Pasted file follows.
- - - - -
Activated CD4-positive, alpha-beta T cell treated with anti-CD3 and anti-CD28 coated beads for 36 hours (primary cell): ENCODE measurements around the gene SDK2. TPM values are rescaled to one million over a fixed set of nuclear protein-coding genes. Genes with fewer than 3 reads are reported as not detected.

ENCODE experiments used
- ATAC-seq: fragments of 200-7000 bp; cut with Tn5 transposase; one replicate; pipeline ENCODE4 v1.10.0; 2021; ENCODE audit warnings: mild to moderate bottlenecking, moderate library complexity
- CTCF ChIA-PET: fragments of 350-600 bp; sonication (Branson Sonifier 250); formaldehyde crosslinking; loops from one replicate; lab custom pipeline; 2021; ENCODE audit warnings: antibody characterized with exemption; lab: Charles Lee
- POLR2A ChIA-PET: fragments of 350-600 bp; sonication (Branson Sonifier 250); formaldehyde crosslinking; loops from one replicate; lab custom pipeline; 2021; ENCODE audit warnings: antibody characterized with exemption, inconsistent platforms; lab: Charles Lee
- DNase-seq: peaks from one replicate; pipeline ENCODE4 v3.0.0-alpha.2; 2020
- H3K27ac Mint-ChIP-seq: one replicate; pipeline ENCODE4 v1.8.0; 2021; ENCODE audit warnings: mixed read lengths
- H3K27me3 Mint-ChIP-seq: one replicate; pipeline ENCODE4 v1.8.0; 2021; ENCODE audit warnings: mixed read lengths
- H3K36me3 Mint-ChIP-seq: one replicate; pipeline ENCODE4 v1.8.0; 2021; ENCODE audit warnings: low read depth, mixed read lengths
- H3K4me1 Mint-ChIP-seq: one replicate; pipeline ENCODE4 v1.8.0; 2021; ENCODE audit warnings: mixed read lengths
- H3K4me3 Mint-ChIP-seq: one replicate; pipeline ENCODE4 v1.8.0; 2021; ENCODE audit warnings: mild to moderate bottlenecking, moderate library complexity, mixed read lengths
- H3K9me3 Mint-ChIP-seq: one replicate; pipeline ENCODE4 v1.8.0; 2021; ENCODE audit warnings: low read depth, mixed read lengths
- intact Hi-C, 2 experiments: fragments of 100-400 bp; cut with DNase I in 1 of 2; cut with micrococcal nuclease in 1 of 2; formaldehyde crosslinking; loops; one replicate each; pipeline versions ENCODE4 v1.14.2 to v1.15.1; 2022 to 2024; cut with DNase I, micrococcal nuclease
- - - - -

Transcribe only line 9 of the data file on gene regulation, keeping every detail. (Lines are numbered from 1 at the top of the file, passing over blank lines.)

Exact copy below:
- H3K36me3 Mint-ChIP-seq: one replicate; pipeline ENCODE4 v1.8.0; 2021; ENCODE audit warnings: low read depth, mixed read lengths